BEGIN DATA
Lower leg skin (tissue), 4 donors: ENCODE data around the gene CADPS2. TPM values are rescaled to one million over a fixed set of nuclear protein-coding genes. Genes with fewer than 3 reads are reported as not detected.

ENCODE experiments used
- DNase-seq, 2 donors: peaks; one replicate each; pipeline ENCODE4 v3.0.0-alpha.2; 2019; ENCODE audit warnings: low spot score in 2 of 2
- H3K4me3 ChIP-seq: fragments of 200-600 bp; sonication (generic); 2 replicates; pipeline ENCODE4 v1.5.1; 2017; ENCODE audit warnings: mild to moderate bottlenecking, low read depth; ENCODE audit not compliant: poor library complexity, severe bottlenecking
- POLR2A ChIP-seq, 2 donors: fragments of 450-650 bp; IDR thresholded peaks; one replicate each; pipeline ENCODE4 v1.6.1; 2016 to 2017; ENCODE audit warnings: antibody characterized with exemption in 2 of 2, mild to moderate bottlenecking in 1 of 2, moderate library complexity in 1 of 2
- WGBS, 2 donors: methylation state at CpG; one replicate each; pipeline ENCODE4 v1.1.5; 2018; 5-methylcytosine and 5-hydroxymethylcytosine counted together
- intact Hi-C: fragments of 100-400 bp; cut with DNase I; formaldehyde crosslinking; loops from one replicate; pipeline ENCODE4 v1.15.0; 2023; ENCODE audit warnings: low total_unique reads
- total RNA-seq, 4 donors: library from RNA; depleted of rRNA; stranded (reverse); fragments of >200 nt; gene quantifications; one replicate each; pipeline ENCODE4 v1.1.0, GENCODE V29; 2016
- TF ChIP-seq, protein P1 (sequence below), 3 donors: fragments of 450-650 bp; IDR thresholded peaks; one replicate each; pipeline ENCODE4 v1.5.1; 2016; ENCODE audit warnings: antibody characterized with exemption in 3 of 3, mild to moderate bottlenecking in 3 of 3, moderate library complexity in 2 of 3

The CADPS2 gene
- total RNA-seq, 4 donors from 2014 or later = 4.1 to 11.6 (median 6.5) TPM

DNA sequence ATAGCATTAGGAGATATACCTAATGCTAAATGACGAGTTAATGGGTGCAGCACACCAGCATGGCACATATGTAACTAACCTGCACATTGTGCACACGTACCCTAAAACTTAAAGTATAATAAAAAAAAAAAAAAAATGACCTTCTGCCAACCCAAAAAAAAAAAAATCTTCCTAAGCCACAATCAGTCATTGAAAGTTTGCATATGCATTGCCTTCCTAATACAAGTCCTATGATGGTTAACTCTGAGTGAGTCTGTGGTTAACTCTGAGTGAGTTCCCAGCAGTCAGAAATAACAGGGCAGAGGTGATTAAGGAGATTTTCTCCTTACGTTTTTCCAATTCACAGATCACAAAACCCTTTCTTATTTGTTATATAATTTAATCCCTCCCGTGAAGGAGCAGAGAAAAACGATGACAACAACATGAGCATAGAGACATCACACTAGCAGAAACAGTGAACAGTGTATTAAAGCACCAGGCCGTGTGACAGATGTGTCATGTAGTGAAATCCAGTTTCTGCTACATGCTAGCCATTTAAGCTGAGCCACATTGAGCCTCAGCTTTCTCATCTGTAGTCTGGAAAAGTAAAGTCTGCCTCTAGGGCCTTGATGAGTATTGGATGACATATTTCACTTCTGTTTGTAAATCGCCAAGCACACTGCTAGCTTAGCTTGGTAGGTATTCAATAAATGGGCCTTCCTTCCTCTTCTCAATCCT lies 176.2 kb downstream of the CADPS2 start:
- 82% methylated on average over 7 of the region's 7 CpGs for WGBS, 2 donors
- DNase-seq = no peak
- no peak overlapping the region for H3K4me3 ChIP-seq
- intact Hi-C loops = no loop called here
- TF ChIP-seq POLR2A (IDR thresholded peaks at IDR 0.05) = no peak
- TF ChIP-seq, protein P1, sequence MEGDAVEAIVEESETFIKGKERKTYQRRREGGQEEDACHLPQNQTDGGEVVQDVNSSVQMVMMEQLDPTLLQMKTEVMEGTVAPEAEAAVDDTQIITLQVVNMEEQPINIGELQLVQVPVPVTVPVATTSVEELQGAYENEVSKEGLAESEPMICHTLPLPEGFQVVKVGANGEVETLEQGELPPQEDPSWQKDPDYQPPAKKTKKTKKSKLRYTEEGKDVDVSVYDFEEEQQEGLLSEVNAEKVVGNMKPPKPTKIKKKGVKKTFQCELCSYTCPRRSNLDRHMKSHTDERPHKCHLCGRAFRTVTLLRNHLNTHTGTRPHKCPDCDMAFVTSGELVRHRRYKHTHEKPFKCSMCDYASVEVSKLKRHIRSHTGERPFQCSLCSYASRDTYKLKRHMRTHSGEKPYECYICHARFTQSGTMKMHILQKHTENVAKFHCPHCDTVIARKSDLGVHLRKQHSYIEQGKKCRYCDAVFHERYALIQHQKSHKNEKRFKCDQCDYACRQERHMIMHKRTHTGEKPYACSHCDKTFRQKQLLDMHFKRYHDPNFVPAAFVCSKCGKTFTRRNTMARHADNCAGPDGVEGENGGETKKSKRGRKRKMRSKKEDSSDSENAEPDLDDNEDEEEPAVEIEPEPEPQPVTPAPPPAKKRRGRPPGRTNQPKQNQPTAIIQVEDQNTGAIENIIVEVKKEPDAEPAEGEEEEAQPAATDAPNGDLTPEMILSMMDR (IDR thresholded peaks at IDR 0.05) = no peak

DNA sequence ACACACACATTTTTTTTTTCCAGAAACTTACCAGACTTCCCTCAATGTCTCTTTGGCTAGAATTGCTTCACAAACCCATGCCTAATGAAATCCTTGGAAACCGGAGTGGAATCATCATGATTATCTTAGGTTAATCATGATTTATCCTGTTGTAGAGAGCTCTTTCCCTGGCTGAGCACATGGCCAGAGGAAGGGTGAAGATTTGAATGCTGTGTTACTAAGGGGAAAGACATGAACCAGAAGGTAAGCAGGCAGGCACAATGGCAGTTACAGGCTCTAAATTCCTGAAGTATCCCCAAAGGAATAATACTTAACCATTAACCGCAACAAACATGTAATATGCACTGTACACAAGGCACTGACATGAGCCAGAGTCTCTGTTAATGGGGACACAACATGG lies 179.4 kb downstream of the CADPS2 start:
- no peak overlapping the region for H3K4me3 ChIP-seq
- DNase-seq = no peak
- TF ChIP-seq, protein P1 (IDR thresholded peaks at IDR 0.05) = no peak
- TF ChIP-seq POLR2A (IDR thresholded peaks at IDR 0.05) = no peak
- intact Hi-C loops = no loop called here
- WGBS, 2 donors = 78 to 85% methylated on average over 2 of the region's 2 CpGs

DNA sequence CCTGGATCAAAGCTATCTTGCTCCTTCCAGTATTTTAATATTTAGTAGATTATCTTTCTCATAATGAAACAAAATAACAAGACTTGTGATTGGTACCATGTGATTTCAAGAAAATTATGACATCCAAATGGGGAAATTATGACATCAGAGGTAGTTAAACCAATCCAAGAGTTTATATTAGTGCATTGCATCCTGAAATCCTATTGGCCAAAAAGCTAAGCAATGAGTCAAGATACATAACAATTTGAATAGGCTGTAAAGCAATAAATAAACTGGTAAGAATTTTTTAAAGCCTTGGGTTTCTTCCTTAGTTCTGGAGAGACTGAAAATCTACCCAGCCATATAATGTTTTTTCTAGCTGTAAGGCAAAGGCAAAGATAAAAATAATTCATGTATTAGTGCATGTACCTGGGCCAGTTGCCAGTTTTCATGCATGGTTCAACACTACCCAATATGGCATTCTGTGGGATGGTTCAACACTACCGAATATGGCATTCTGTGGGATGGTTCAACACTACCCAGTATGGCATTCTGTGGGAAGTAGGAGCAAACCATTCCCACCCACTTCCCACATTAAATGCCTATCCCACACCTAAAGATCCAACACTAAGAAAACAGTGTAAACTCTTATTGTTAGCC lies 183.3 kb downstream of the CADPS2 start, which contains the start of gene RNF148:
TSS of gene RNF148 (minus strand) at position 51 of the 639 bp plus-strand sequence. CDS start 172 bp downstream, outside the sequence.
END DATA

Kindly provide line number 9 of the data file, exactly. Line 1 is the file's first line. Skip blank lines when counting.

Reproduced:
- TF ChIP-seq, protein P1 (sequence below), 3 donors: fragments of 450-650 bp; IDR thresholded peaks; one replicate each; pipeline ENCODE4 v1.5.1; 2016; ENCODE audit warnings: antibody characterized with exemption in 3 of 3, mild to moderate bottlenecking in 3 of 3, moderate library complexity in 2 of 3